Rye Rye recently sat down with Abby Schreiber of PAPER Magazine to chat about her upcoming album, the influence of Baltimore club music, supporting other female rappers, and more. Check out some excerpts from the interview after the jump.
What can you share with us about the new album?
My album is a mixture of different sounds — I can’t even classify it into a genre. Most of the songs are upbeat and the album’s just fun, crazy lyrics, me talking about everyday life experiences as a girl, being a teenager, dancing in the club. I also wanted to save the Baltimore influence and keep the up-tempo beats, but I felt like I couldn’t do a whole album that was strictly Baltimore.
Speaking of Baltimore, for those out of the loop, how would you describe the sound there?
To me, it’s a lot of bass. Baltimore music has a hard-hitting bass that really no other genre has. There’s a lot of repetitive sounds. It’s real grimy, real gutter. It’s faster than normal music. DJs and producers always made Baltimore club music but they never had somebody to actually spit over it. So when I finally did that, it was kind of like “Yo!” I didn’t want to do a hip-hop track or an R&B track — I chose to rap on top of a Baltimore club track and I thought it would be different and unique and it was.
I’m curious to hear your thoughts on your fellow female MCs since there’s a whole new crop out there. Do you talk to any of them? Do you see yourself as a part of a group or completely separate from them?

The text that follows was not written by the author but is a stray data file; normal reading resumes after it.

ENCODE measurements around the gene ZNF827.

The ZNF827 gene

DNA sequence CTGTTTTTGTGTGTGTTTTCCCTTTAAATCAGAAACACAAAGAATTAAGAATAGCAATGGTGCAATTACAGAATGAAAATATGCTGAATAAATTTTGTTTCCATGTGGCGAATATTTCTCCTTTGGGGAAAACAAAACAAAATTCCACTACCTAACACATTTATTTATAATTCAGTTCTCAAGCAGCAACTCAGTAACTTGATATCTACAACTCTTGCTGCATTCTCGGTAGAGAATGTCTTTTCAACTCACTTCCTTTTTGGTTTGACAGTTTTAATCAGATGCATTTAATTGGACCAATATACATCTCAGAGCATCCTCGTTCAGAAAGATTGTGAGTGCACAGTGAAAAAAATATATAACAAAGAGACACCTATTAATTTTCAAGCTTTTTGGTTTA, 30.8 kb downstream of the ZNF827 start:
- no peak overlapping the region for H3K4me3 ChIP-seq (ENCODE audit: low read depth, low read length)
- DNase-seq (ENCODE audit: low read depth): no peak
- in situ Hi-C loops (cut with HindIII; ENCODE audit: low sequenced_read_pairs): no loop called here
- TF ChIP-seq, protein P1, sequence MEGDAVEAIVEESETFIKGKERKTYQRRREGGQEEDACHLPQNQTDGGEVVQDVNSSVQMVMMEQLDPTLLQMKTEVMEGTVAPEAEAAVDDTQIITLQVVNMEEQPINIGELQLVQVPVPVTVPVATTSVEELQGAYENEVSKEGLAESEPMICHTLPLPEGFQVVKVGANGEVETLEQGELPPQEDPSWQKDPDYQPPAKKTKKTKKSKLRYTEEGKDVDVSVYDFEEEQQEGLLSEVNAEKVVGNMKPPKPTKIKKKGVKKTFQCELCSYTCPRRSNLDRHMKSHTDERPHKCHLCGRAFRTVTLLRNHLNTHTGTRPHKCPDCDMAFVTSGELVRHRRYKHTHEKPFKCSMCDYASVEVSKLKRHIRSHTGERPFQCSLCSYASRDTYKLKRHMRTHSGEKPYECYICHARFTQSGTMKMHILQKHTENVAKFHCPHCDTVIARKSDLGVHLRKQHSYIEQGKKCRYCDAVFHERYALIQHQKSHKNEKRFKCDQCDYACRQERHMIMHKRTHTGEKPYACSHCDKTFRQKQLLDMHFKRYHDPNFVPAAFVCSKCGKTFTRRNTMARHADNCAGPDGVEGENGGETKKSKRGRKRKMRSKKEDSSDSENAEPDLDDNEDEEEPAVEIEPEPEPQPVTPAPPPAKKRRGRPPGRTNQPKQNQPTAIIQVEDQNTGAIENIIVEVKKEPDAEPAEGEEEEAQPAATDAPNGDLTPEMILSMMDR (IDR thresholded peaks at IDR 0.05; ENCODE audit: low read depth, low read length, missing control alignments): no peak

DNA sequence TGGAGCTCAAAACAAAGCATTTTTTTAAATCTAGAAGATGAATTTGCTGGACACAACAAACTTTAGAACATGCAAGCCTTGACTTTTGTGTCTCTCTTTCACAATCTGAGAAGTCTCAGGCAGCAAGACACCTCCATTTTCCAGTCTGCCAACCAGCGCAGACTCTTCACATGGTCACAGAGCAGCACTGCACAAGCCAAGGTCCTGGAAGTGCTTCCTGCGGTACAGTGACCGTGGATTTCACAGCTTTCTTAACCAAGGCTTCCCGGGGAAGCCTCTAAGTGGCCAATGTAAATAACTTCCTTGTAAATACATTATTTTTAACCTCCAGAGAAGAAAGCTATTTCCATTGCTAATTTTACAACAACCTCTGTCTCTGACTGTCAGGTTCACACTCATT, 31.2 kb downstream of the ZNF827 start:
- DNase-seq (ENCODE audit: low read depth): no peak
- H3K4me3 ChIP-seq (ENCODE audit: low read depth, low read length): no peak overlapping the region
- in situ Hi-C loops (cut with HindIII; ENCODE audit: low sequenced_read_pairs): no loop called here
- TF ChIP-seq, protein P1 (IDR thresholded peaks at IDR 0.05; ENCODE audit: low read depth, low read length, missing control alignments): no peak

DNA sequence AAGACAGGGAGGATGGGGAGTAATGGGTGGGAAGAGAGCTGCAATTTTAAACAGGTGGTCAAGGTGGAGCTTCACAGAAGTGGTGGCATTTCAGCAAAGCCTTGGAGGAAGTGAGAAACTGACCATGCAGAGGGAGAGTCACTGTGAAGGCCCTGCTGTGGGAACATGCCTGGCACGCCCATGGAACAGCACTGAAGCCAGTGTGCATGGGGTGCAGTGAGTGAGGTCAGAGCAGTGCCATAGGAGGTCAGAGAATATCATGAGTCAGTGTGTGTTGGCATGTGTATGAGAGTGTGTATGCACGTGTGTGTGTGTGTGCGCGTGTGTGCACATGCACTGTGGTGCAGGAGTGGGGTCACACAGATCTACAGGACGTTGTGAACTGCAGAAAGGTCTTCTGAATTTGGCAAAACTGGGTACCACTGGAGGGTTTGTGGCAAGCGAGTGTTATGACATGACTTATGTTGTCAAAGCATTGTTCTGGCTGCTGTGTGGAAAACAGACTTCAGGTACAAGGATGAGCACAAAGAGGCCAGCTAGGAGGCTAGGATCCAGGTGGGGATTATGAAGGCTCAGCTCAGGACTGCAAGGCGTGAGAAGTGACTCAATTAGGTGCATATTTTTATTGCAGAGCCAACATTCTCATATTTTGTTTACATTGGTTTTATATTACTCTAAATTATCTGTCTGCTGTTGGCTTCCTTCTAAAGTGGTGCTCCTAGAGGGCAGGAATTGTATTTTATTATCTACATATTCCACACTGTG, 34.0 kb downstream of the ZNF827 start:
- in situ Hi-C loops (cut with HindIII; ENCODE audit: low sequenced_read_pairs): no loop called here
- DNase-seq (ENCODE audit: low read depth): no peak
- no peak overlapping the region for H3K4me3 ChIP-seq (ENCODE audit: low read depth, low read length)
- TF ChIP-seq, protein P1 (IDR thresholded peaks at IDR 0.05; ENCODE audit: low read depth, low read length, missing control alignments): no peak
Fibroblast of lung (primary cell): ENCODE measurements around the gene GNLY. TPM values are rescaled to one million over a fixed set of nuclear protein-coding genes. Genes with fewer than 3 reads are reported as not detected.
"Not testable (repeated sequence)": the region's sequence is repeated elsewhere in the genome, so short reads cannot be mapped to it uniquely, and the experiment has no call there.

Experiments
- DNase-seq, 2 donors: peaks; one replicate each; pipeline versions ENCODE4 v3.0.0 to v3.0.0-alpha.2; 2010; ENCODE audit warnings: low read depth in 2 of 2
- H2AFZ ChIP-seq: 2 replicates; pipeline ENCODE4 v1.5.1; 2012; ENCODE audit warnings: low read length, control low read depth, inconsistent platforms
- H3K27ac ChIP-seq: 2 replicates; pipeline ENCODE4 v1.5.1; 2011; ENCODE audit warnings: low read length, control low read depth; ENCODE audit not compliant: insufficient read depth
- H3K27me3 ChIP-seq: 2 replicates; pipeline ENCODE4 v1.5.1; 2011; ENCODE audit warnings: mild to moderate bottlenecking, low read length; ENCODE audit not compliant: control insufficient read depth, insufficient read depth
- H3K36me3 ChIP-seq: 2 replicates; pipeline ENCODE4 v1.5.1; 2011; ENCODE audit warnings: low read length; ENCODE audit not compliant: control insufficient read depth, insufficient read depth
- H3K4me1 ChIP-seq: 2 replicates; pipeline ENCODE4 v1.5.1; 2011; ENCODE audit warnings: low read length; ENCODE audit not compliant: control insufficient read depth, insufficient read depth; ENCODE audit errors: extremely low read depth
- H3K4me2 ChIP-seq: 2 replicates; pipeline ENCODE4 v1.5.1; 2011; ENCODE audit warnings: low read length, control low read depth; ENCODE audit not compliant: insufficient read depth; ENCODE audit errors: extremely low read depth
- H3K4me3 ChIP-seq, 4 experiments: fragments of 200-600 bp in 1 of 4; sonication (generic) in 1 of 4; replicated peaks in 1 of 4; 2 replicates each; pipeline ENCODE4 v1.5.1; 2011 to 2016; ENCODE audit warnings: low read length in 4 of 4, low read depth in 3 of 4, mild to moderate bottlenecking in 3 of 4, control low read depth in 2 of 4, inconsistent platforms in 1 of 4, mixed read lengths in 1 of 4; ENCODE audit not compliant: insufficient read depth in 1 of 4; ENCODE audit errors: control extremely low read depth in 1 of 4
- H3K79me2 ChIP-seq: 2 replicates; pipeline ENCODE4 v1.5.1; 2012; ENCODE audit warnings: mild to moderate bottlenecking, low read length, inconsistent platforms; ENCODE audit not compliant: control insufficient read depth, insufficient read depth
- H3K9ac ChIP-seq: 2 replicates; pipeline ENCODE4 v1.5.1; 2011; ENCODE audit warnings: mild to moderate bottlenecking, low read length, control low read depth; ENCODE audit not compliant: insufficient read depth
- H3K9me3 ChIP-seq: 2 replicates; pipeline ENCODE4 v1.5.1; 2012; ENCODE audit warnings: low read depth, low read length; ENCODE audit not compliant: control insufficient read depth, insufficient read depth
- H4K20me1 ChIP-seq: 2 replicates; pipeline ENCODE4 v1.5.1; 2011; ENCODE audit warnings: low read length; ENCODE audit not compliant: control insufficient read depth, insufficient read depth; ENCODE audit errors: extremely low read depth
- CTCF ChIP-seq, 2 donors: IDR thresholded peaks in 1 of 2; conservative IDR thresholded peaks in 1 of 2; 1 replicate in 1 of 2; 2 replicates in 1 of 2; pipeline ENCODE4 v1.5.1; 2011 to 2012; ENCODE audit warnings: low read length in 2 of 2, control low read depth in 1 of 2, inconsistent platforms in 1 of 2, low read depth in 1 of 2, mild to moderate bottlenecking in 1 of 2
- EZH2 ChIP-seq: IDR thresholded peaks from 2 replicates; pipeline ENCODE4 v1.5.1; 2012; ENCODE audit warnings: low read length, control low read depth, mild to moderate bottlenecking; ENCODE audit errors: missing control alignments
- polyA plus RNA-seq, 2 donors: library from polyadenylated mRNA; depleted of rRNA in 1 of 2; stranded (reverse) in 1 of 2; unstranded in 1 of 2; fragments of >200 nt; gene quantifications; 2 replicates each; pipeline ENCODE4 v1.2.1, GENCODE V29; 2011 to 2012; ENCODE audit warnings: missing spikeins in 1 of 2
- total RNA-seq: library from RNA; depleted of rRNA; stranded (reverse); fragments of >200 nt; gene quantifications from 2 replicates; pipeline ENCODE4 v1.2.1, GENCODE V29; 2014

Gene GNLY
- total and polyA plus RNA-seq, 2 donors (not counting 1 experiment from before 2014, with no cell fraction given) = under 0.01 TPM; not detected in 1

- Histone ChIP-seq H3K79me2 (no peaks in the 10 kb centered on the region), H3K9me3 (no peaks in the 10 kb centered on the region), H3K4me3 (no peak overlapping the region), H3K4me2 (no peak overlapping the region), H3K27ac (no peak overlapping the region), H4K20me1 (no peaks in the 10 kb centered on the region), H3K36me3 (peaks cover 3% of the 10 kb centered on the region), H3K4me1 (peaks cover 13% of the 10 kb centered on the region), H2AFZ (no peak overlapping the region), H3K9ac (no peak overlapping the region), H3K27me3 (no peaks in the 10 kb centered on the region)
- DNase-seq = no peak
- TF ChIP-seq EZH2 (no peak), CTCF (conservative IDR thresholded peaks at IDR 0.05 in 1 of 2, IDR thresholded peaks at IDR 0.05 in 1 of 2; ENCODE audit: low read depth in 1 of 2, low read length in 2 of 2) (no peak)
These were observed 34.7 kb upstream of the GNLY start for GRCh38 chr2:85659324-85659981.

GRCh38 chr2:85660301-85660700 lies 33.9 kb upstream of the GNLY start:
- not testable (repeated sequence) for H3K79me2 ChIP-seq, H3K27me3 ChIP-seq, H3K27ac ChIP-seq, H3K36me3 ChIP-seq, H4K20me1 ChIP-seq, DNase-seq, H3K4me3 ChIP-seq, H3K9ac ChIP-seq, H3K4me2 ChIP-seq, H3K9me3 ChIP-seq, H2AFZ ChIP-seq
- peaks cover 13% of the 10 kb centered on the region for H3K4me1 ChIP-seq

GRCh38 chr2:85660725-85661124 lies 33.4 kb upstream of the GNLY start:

I will support every other female artist in the game. I think it’s cool that there are more female rappers and there’s an opportunity for more exposure. I feel like we should all get along because if the guys can do it, the girls can do it. You know, girls always look at other girls as competition but I’ve never really understood it. Like when I met Santigold, and she and M.I.A. were friends, I thought that was inspiring for real. So now I support other females. I know Dominique Young Unique. I talk to her a lot. At first we came off wrong because I thought she was trying to do some dissing stuff but I approached her and we ended up being cool. That’s always how it is. I’m a real female and so people just judge me from the outside looking in. A lot of other artists tell me, “Oh, I thought you were stuck up because of all of your accomplishments and stuff but when I really get to know you, you’re real.” So it’s like, Dominique, we’re cool, we speak, we talk, we Tweet. Iggy Azalea — I didn’t know her at first. I just saw someone tweet that they said, “I love Iggy but I stand for Rye Rye.” And she said, “Oh, I love Rye too.” And then we passed words back-and-forth because she was in one of my sessions with me even before she was a rapper so I had [already] met her. So me and her talk and we’re actually supposed to be working on a track together. I don’t really know Azealia [Banks] but she did tweet that I had the best live show out of all of the females. I just think it’s cool that there is a lot of support going on. I don’t indulge in beefs for promotion. I feel like if you’re doing you, then you have nothing to worry about. That’s how I look at it — we’re all different in our own ways and we’re all doing us and that’s all that matters.
Read the entire interview here.
Ms. Rye Rye also hung with Rap-Up and discussed her debut album, upcoming mixtape, and unity among female rappers/MCs.